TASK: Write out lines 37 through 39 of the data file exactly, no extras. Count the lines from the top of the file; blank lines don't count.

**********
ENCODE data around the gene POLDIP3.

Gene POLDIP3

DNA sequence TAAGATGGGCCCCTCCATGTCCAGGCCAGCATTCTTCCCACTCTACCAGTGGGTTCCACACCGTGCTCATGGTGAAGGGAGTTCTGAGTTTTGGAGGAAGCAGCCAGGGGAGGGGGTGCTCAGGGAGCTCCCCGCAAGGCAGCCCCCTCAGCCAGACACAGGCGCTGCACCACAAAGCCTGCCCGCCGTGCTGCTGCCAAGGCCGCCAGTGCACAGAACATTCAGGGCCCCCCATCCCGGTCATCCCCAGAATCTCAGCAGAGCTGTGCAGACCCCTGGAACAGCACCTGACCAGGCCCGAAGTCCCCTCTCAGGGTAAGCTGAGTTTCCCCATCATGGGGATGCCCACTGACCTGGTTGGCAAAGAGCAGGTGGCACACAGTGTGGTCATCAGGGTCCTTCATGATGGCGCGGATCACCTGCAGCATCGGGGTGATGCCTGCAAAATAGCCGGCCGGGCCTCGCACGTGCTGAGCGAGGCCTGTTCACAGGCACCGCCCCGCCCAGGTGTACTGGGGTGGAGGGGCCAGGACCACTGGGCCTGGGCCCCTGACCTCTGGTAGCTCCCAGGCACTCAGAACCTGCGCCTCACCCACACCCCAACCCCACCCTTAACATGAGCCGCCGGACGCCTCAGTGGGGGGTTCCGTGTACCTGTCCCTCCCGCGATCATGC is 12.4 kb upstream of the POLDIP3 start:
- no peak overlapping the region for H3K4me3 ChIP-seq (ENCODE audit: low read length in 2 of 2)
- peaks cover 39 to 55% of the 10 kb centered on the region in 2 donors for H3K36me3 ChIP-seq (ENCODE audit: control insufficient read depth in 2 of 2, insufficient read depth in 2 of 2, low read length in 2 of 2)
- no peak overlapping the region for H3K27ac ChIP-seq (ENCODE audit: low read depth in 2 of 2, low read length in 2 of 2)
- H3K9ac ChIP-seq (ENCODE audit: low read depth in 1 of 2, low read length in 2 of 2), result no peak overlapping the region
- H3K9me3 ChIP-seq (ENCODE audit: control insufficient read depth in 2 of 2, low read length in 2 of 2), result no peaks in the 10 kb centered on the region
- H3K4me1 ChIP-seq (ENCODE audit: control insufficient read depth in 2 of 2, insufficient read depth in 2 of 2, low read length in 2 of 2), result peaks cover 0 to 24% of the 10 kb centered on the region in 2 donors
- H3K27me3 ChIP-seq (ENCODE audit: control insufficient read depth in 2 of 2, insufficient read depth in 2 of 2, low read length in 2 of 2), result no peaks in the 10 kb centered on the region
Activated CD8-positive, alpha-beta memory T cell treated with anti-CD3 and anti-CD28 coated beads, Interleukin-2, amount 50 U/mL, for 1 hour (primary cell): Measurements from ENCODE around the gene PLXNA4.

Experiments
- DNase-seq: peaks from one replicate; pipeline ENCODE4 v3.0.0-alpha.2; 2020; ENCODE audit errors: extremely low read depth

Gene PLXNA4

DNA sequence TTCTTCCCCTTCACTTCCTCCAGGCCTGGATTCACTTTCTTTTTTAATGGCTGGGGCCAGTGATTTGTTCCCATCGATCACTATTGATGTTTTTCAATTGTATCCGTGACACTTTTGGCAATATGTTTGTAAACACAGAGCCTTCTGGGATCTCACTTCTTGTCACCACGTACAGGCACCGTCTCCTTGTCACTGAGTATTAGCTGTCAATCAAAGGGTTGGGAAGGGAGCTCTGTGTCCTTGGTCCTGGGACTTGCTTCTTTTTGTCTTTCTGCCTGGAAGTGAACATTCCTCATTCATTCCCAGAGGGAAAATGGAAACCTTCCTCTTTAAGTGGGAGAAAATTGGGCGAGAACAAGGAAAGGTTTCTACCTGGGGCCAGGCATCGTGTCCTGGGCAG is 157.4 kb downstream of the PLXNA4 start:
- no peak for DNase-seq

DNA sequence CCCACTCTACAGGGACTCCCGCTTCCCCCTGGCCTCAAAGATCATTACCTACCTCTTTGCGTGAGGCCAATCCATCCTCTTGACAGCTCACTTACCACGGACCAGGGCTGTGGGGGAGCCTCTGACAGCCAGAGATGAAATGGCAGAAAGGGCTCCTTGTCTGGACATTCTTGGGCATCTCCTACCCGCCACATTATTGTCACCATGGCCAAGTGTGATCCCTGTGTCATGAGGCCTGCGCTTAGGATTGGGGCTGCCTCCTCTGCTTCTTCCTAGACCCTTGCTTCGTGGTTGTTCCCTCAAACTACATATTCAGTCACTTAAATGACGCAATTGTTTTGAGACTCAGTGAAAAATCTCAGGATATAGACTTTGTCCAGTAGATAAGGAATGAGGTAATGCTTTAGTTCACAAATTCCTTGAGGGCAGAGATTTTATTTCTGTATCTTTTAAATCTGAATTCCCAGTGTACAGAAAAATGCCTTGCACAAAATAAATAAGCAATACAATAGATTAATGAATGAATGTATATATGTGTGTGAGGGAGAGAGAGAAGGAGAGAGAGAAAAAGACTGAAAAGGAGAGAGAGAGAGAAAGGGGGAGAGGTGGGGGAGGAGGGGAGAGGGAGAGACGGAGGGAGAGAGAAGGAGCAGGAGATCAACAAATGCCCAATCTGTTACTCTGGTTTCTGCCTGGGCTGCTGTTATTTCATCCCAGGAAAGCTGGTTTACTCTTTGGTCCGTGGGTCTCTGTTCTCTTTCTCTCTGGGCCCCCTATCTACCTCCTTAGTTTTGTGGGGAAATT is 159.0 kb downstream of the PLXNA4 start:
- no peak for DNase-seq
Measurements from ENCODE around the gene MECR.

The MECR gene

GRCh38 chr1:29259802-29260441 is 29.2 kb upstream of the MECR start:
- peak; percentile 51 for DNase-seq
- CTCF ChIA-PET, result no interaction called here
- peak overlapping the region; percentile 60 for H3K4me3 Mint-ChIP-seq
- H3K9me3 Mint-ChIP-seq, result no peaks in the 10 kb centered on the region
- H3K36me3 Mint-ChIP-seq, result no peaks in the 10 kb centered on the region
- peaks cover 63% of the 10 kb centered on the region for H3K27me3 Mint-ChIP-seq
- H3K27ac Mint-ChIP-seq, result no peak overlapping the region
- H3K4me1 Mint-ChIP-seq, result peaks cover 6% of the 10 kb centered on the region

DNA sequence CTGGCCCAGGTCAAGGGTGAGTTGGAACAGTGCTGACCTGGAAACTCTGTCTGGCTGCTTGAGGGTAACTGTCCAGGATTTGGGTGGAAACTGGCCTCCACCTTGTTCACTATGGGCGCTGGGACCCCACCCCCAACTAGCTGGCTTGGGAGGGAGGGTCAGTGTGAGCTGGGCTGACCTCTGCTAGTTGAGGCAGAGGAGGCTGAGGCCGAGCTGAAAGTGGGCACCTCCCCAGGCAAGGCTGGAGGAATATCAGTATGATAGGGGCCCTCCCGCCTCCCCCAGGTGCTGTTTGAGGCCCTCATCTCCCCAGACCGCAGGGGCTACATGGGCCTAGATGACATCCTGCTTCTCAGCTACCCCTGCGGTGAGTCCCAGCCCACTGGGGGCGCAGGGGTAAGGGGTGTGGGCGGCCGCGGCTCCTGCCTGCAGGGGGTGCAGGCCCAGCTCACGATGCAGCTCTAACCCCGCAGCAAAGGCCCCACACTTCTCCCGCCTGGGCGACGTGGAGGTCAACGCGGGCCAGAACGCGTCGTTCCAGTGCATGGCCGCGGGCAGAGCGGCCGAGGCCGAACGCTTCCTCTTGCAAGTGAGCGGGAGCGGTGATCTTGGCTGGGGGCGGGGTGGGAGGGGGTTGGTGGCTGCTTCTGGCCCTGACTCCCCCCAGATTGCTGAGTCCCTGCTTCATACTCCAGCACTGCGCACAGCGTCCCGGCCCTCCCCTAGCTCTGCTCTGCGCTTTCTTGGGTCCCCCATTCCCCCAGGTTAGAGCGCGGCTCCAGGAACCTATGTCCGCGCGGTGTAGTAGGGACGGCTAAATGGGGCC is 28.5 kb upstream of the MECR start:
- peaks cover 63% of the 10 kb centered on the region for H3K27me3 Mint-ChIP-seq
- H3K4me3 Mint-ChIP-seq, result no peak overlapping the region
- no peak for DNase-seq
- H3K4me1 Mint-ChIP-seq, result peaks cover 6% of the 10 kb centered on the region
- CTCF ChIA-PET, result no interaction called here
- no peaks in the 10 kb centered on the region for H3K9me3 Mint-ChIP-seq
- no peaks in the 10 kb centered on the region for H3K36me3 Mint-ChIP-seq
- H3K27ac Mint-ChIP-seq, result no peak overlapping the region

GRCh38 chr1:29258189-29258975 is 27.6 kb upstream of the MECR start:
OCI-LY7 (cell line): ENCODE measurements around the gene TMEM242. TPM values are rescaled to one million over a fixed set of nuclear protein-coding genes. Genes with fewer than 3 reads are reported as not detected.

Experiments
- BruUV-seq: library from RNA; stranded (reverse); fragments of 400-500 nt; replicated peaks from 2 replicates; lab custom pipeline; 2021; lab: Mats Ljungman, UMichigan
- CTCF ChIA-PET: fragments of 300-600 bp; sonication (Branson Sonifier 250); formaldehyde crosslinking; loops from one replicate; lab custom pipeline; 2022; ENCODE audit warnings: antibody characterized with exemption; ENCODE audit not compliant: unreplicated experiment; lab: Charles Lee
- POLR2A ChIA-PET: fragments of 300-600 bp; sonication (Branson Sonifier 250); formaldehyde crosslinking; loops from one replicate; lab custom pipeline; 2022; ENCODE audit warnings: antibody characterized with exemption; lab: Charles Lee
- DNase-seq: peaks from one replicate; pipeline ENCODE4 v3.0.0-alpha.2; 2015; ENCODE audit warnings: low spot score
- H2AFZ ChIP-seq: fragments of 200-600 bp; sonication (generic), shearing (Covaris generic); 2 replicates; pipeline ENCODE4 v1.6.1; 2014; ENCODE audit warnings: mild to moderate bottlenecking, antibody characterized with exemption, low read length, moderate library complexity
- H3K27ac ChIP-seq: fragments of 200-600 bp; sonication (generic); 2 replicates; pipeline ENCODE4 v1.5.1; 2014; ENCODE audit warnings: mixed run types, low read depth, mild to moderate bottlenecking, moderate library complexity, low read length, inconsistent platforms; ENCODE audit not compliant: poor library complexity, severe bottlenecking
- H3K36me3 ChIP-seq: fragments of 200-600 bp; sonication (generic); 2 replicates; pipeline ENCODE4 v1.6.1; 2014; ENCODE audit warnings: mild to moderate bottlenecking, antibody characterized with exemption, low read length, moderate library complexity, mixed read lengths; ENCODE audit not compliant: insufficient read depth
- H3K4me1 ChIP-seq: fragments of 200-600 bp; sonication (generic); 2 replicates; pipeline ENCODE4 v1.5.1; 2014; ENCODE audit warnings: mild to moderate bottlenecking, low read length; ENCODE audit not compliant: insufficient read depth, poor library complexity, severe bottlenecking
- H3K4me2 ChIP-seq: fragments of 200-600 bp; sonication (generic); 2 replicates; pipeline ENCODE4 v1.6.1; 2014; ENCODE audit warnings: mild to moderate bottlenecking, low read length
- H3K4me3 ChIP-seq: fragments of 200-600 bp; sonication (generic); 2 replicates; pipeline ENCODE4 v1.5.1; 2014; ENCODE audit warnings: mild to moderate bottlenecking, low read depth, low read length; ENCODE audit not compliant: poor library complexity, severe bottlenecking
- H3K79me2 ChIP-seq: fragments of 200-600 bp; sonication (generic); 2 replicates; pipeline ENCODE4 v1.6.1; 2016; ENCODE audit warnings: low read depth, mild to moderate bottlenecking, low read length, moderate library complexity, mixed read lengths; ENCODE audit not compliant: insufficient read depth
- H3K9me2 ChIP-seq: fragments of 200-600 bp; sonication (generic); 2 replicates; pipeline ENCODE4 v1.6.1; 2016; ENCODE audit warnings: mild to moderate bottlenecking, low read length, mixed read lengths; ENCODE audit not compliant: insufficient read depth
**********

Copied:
- no peaks in the 10 kb centered on the region for H3K36me3 Mint-ChIP-seq
- H3K27ac Mint-ChIP-seq, result no peak overlapping the region

GRCh38 chr1:29258189-29258975 is 27.6 kb upstream of the MECR start: